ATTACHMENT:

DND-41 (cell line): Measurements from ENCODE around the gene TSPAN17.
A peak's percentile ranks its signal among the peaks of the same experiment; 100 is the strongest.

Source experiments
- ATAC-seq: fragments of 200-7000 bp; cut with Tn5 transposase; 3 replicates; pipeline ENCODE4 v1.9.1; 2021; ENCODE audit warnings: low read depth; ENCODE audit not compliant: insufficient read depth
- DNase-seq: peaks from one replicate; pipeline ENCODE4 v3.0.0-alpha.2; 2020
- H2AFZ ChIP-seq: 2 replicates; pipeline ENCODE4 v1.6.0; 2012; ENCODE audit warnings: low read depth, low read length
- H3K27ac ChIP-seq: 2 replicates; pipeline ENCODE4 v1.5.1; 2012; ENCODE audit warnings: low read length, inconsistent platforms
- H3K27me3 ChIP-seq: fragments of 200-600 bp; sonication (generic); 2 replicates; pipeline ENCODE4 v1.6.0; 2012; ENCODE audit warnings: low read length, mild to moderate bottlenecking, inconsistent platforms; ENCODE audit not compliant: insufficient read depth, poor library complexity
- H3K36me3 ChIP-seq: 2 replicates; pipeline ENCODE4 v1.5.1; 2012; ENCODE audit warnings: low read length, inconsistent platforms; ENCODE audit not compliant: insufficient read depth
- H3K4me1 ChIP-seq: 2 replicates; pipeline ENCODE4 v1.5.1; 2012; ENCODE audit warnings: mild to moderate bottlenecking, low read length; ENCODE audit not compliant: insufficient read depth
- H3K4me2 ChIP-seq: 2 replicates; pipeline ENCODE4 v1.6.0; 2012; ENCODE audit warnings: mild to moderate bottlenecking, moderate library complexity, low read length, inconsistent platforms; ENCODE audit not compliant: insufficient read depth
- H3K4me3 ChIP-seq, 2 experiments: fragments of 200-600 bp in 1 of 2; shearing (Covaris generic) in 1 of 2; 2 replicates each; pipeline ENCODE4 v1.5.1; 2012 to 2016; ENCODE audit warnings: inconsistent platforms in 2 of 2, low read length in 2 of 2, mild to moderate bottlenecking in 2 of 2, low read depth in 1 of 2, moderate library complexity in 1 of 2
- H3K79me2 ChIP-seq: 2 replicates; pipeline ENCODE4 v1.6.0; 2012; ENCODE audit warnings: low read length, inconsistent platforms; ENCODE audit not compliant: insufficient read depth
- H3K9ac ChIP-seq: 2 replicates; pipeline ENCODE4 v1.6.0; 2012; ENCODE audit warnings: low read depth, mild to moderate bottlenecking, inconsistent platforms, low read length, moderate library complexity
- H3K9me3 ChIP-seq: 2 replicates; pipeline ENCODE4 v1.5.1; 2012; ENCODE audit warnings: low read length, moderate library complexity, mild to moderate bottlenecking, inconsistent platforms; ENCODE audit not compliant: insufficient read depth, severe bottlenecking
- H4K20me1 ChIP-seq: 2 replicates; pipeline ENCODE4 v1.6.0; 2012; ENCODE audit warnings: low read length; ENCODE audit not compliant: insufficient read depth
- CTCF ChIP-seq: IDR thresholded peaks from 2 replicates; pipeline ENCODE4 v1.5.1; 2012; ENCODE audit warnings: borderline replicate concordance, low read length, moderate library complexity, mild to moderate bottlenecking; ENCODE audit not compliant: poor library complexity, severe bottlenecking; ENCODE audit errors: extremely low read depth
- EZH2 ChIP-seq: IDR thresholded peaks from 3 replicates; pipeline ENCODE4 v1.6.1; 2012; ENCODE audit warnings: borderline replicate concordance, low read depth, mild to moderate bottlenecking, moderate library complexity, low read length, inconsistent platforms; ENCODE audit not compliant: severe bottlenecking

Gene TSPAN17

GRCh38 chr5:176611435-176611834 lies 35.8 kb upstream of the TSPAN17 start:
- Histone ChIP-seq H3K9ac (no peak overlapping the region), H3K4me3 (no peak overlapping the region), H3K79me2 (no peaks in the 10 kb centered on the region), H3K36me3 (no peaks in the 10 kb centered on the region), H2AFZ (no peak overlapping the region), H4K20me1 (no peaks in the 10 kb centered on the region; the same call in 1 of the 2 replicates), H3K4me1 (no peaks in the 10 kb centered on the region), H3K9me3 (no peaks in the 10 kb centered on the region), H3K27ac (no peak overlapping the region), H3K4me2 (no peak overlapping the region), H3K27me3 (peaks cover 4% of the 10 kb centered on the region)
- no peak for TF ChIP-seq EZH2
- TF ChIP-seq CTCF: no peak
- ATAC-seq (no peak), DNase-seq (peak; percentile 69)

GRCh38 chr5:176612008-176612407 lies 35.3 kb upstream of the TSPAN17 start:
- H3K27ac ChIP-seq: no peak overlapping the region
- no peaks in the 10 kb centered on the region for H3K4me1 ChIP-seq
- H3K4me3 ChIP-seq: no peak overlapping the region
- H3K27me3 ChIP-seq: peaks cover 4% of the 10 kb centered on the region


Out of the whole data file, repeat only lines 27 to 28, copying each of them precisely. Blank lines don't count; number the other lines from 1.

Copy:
- no peaks in the 10 kb centered on the region for H3K4me1 ChIP-seq
- H3K4me3 ChIP-seq: no peak overlapping the region